This is a stealthy, predatory insect, and it's one of my favorites in the world of entomology: Meet the Assassin Bug (aw, isn't it cute?). From the family of Reduviidae insects, these make up one of the most diverse species of the Hemiptera order of insects (there are around 7000 different kinds). Moreover, these tiny guys come in various assortments of color; they can be brown, black, red, or orange. They are found in the southern United States, Mexico, Central America, and South America (as far south as southern Argentina).
Assassin bugs range from 4 to 40 mm in length and are known most exclusively for their formidable weapon--a sharp, curved, hypodermic needle-like structure on their heads called a "rostrum". Most species have a preference to dine and feed exclusively on... well, any insect they can sneak up on and catch; however, some species are actually blood suckers. Several species are known as kissing bugs, because they tend to bite sleeping humans in the soft tissue around the lips and eyes (yeah, good luck sleeping tonight).
And there is more to the formidable weapon that these little beasts wield. They cane use their long rostrum to inject a debilitating saliva that liquefies the insides of their prey, which are subsequently sucked out.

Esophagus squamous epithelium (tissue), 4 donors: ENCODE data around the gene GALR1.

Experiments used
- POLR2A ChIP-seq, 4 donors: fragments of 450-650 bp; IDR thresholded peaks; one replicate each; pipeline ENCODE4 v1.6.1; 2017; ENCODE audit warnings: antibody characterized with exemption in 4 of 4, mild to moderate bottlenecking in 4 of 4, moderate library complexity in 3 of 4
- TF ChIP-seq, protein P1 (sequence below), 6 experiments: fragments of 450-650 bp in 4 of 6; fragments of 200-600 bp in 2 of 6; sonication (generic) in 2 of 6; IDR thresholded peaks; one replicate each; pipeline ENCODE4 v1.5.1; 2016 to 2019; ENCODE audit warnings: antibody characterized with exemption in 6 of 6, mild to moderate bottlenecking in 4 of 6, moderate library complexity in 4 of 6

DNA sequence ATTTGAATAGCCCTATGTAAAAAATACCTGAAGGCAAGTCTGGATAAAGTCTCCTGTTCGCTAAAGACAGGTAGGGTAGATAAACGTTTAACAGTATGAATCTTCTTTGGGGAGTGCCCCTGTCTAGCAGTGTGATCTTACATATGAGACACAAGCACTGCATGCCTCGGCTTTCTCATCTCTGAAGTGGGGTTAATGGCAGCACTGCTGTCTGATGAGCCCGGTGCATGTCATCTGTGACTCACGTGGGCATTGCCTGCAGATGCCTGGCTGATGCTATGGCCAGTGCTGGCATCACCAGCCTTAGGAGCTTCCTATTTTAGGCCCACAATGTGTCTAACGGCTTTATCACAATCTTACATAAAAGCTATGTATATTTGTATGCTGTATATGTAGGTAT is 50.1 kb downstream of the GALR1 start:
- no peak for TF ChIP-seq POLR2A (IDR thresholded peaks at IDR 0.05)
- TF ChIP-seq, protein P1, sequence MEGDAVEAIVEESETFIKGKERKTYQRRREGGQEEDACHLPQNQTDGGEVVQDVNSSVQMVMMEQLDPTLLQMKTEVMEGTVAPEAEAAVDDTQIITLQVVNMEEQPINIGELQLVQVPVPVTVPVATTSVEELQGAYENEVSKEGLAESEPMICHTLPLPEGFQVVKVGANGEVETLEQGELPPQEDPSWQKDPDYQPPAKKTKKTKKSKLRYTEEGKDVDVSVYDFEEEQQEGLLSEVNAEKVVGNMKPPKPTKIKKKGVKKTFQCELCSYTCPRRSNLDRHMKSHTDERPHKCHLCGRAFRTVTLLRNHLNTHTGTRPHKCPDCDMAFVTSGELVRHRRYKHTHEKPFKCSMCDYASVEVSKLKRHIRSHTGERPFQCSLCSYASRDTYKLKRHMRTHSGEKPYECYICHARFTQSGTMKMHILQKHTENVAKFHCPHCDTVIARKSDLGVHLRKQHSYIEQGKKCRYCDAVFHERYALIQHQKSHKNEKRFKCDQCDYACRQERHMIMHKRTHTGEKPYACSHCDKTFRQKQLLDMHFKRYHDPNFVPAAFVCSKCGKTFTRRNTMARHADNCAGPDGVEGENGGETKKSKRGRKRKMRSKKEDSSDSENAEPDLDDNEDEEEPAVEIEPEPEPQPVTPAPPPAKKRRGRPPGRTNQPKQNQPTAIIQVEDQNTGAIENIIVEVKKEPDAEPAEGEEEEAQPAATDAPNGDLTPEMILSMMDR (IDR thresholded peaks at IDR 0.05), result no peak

They move like a thief in the night, mimicking the subtleties of leaves that move when the air rustles them, yet not actually making a sound. With their massive antennae, they sense their unsuspecting prey and move into position. With precision, it impales the target and grasps on with its front legs. In 3 to 5 seconds, the poor creature is immobilized completely from the deadly venom. In 15 seconds, the prey is completely helpless as the assassin bug starts pumping digestive enzymes into the insect’s body. This begins the feeding process of slurping up the liquefied bug’s insides while it is still alive.
In some species (like the one depicted here on this post), it uses the empty carapaces of the insect’s shell further still. After the assassin bug drains the insects husk dry, it attaches the exoskeleton of its vanquished prey (in this case ant bodies) to its back using an adhesive secretion. It acquires them like trophies of war, while simultaneously bolstering its own armor for protection. A fearsome visage that equally matches its fearsome reputation.
Watch a cool video on the assassin bug attacking a grasshopper and a spider...